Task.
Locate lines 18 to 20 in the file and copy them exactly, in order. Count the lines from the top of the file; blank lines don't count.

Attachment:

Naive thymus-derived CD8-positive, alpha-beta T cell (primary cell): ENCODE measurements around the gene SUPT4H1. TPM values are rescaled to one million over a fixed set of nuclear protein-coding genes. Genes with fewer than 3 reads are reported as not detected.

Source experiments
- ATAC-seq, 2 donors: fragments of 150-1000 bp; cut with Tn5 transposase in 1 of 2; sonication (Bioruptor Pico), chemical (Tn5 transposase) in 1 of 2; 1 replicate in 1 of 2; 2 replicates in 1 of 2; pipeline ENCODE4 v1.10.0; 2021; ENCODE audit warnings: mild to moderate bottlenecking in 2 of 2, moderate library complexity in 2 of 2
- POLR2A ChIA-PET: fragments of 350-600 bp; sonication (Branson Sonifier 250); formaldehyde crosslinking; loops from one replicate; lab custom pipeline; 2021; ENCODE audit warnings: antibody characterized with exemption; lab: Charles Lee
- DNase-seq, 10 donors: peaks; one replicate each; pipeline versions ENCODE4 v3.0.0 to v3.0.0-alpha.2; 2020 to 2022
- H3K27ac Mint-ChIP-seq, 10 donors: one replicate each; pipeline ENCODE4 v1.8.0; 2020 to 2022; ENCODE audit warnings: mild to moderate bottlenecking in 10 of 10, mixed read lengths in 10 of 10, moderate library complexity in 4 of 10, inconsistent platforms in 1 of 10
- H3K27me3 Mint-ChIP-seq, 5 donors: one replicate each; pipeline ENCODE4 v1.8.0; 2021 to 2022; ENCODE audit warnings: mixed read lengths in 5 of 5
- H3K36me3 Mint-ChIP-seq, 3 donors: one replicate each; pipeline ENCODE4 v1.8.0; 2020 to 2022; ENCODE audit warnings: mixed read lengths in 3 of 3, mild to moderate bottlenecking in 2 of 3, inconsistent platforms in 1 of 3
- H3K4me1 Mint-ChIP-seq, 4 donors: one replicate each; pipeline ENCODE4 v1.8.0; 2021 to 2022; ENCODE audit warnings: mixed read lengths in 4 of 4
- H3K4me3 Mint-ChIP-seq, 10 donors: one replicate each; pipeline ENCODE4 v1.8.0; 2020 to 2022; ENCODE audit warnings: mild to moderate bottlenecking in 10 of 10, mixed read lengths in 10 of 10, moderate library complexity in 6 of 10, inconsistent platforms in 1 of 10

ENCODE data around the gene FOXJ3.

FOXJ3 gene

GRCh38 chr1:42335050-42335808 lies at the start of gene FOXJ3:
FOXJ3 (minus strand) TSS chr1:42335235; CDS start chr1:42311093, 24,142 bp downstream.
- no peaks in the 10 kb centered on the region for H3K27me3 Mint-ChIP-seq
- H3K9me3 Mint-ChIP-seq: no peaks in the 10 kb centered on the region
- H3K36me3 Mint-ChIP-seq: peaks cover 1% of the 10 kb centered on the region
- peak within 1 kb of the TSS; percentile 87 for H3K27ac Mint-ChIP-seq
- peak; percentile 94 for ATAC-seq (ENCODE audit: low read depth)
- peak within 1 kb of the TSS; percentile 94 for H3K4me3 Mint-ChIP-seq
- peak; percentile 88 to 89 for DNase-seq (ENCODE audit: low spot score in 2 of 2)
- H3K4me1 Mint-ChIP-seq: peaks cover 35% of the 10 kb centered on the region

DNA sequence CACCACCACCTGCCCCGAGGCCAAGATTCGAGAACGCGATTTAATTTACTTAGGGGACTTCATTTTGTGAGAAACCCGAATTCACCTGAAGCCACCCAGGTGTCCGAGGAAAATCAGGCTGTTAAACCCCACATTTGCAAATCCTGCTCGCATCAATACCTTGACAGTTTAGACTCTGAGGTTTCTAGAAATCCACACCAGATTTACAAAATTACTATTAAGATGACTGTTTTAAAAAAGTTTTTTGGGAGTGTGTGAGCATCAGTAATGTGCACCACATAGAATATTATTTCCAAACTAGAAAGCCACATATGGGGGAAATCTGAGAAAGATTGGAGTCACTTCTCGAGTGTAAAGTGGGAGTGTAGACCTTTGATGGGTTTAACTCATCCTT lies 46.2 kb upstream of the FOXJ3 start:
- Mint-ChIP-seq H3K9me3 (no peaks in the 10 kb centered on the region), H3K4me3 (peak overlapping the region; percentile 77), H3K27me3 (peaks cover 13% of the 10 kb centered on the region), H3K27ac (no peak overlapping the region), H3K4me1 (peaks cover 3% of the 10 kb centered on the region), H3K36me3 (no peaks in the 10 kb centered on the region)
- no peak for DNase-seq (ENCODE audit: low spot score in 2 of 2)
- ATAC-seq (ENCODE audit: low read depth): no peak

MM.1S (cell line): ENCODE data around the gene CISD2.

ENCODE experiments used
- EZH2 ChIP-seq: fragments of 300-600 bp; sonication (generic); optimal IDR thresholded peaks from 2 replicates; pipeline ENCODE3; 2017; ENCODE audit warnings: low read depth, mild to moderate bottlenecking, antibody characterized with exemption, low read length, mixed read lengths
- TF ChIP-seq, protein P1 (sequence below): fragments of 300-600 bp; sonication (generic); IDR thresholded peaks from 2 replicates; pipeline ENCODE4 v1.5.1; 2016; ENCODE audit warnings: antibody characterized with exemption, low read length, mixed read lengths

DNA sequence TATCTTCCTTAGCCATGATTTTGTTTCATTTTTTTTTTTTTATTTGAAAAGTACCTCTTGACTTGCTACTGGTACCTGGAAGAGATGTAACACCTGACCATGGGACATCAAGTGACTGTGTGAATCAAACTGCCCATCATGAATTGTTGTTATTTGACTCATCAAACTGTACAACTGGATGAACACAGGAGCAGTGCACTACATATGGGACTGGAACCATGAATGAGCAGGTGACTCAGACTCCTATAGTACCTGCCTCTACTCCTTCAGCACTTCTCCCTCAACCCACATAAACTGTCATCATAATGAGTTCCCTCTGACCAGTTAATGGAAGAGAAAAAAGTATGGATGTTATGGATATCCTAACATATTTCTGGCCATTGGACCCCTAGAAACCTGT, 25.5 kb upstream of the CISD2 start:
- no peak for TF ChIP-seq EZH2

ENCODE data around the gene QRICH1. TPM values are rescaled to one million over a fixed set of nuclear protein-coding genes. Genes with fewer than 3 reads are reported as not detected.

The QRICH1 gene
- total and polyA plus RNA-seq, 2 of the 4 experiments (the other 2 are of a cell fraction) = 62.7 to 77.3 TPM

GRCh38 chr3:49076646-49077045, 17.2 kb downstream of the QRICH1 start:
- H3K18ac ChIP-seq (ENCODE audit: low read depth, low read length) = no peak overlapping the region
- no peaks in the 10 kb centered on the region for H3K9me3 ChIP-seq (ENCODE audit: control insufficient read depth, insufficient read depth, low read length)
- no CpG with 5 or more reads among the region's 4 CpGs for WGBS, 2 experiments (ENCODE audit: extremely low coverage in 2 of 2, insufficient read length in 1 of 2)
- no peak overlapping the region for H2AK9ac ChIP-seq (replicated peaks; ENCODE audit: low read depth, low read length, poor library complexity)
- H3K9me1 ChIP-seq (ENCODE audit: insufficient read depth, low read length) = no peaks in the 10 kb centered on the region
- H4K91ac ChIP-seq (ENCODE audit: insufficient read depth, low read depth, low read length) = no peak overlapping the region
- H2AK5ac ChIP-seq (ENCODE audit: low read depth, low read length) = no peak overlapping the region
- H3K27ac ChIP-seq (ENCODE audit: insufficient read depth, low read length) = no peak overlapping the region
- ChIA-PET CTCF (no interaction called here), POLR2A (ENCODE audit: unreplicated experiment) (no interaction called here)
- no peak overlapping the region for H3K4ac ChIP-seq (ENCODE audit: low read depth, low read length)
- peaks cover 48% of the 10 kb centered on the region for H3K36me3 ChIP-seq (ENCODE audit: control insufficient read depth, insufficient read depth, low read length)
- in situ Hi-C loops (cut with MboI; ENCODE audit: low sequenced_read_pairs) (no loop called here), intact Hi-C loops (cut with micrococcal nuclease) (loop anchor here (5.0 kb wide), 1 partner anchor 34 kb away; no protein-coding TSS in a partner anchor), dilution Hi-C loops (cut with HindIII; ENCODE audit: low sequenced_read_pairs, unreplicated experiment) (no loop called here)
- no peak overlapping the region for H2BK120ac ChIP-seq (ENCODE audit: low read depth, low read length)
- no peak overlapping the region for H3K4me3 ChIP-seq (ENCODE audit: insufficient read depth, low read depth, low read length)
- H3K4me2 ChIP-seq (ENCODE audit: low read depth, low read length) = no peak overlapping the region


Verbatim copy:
- peak within 1 kb of the TSS; percentile 87 for H3K27ac Mint-ChIP-seq
- peak; percentile 94 for ATAC-seq (ENCODE audit: low read depth)
- peak within 1 kb of the TSS; percentile 94 for H3K4me3 Mint-ChIP-seq